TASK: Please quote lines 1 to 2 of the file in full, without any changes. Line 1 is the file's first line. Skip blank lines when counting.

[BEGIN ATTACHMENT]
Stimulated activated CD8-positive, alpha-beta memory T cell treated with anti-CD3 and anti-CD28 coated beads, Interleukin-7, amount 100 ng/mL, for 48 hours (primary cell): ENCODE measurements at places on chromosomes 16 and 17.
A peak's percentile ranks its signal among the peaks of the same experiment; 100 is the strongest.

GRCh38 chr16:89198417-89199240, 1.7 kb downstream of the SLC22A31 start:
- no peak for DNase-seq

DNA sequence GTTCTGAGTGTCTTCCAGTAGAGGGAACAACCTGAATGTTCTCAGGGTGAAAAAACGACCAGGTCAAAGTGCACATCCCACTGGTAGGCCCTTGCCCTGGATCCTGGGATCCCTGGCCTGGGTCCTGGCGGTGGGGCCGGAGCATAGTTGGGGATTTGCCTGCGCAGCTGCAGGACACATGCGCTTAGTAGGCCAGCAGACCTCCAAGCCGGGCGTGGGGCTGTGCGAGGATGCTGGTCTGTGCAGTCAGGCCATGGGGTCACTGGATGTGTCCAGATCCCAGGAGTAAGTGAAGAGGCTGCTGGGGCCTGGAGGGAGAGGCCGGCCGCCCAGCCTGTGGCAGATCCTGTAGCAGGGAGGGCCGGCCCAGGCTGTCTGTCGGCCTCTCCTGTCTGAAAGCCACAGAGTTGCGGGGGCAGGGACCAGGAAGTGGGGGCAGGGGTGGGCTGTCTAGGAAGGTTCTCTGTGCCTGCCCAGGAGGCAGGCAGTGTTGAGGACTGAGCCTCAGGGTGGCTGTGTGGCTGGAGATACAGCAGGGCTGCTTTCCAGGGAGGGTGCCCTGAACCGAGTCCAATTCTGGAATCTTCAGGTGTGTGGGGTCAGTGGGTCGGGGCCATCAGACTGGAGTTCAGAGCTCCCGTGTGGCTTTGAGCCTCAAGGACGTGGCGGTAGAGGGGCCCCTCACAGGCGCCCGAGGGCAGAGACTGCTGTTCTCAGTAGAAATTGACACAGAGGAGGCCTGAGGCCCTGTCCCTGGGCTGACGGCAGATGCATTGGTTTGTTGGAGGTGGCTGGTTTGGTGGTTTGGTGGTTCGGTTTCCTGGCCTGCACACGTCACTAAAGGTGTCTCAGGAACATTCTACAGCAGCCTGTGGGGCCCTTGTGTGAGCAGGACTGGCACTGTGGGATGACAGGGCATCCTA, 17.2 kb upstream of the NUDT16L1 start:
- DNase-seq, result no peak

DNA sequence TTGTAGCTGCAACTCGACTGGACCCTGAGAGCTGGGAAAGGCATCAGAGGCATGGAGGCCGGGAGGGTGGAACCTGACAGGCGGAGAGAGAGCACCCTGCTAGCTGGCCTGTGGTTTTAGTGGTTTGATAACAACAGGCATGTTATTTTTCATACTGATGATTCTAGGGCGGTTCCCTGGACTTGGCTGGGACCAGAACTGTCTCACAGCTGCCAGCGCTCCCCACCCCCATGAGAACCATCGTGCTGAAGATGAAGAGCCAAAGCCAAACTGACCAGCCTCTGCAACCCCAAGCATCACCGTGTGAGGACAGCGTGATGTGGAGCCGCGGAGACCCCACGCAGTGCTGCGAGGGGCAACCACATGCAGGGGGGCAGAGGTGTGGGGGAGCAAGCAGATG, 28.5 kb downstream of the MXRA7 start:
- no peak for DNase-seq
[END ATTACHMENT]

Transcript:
Stimulated activated CD8-positive, alpha-beta memory T cell treated with anti-CD3 and anti-CD28 coated beads, Interleukin-7, amount 100 ng/mL, for 48 hours (primary cell): ENCODE measurements at places on chromosomes 16 and 17.
A peak's percentile ranks its signal among the peaks of the same experiment; 100 is the strongest.